Hergott: Medical cannabis and ICBC

Hergott: Medical cannabis and ICBC

ICBC might start reimbursing the expense of cannabis just like they do for prescription medications

Many crash victims are left with some level of chronic symptoms after running the gamut of therapies. Chronic symptoms can include discomfort and pain, sleep disorders and psychological impacts. Many get relief from the chemical compounds in cannabis.

Cannabis isn’t cheap.

In one case, Carrilo v Deschutter, 2018 BCSC 2134 , a medical specialist had prescribed a medical cannabis program consisting of a topical cream, tincture oil and oral capsule estimated to cost a total of approximately $4,500.00.

At some point, ICBC might start reimbursing the expense of cannabis just like they do for prescription medications. But until they do, injured victims will either go without important pain relief or be significantly out of pocket.

Crash victims who were not at fault in a crash can include the expense for medical cannabis in their claim for fair compensation against the at fault driver, which is usually a claim against their insurance company ICBC.

But a review of court decisions shows that it is not enough to say that it helps and show your receipts.

In the decision of Culver v. Skrypnyk, 2019 BCSC 807 , released May 22, 2019, the judge noted that a doctor had suggested the use of CBD oil to treat pain and sleeplessness, and Mr. Culver was finding it beneficial, preferring it to other medications.

A vial of CBD oil, which lasted approximately one week, was costing Mr. Culver $125.00. That’s an annual expense of $6,500.00.

The judge declined to require compensation for that future expense noting that the doctor who suggested it said there was a lack of evidence of the future benefits of the oil to Mr. Culver.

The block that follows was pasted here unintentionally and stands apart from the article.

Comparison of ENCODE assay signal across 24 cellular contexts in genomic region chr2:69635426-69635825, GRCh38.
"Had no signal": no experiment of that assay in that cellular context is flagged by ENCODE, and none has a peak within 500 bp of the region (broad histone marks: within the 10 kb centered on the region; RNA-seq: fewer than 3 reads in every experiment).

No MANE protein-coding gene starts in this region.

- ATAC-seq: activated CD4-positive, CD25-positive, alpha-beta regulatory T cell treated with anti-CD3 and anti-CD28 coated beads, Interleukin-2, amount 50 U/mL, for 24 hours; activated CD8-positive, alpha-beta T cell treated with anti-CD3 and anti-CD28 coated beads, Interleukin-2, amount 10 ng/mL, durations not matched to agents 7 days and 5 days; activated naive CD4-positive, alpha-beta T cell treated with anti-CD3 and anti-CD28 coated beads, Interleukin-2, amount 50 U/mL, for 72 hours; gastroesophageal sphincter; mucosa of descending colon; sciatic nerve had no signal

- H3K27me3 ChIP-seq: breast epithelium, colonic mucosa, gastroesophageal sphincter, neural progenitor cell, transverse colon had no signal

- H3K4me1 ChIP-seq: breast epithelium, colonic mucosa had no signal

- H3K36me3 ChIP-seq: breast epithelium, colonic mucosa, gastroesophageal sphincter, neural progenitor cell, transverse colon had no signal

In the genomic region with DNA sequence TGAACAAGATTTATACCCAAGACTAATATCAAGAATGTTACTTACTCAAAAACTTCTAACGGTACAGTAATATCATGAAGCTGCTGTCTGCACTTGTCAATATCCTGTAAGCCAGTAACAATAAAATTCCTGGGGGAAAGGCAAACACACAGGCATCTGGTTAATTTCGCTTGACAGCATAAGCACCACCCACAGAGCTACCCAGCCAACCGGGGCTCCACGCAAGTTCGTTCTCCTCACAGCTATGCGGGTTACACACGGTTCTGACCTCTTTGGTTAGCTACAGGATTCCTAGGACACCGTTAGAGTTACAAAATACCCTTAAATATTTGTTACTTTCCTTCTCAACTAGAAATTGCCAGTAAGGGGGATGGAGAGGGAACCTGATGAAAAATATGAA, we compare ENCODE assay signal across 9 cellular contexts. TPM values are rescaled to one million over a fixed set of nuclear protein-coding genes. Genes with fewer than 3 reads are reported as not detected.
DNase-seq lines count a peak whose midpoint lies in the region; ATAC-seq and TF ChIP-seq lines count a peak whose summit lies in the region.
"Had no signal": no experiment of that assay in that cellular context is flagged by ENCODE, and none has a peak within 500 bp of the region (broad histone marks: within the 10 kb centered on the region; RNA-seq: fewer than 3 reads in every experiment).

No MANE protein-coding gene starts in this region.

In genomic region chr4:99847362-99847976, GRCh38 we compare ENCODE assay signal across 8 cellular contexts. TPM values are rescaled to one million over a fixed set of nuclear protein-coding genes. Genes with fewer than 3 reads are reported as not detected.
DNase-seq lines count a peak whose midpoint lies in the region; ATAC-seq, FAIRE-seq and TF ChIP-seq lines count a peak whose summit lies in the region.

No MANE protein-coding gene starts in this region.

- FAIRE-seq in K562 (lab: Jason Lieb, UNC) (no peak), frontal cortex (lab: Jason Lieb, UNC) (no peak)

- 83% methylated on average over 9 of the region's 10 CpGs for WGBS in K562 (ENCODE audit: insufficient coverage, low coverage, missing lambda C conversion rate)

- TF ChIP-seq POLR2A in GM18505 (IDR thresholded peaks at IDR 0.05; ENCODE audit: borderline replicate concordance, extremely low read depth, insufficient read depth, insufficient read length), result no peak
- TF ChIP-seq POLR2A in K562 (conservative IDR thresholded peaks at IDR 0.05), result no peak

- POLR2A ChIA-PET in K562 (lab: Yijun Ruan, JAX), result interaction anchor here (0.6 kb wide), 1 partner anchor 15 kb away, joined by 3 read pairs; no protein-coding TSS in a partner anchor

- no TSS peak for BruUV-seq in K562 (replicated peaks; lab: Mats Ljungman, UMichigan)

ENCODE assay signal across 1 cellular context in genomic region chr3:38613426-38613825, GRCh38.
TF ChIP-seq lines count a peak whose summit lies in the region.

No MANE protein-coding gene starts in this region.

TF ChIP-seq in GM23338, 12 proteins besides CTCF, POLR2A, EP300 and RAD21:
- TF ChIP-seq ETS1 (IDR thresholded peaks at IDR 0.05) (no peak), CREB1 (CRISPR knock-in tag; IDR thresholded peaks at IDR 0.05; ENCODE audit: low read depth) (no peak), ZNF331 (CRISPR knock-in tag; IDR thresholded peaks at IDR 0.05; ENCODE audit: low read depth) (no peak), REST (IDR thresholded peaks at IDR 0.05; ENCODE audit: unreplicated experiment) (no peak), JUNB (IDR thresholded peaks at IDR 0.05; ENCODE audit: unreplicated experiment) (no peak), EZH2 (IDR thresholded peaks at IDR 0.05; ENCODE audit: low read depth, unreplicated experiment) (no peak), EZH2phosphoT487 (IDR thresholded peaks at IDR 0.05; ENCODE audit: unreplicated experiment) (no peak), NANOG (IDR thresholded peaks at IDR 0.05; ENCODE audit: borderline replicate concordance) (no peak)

The judge concluded: “Although I have Mr. Culver’s evidence that he prefers the use of CBD oil to other analgesics I do not have the benefit of a medical opinion on the benefits of that use. This is a medical issue which is likely to receive much attention in the coming years and medical evidence may in future establish a sufficient evidentiary base capable of supporting an award of the type now sought by Mr. Culver.”

But two months later, on July 10, 2019, the decision of Erickson v. Saifi, 2019 BCSC 1120 was released.

Cannabis had been recommended to Ms. Erickson by one doctor, Dr. Montaner, who had not testified at the trial. Her neurologist who did testify said that she personally was not convinced it was helpful.

But the judge awarded compensation for Ms. Erickson’s future cannabis expense.

The judge noted that cannabis no longer requires a prescription in Canada, and made the common sense finding that “The use of cannabis for pain treatment is now more akin to self medication with over the counter pain killers.”

But he did not award the amount of compensation sought by Ms. Erickson, which was $200.00 per month for 20 years. He found that she had not clearly established the amount she required, nor how long she would require the treatment. The $20,000.00 he awarded, though would go a long way to covering that expense.

I have some recommendations to maximize the likelihood that your future cannabis expense will be compensated in a lawsuit. These recommendations apply to most future care expenses:

  1. Explore other, less expensive and more “conventional” ways to manage your symptoms;
  2. Use trial and error to determine the minimum amount you require on an ongoing basis, and journal the results of that experimentation so that you can credibly articulate how your life is different with and without levels of mediation;
  3. Explore the least expensive way to obtain the care. With cannabis, you might explore producing the product yourself; and
  4. Seek and follow your doctor’s recommendations, ensuring your doctor is kept fully informed.

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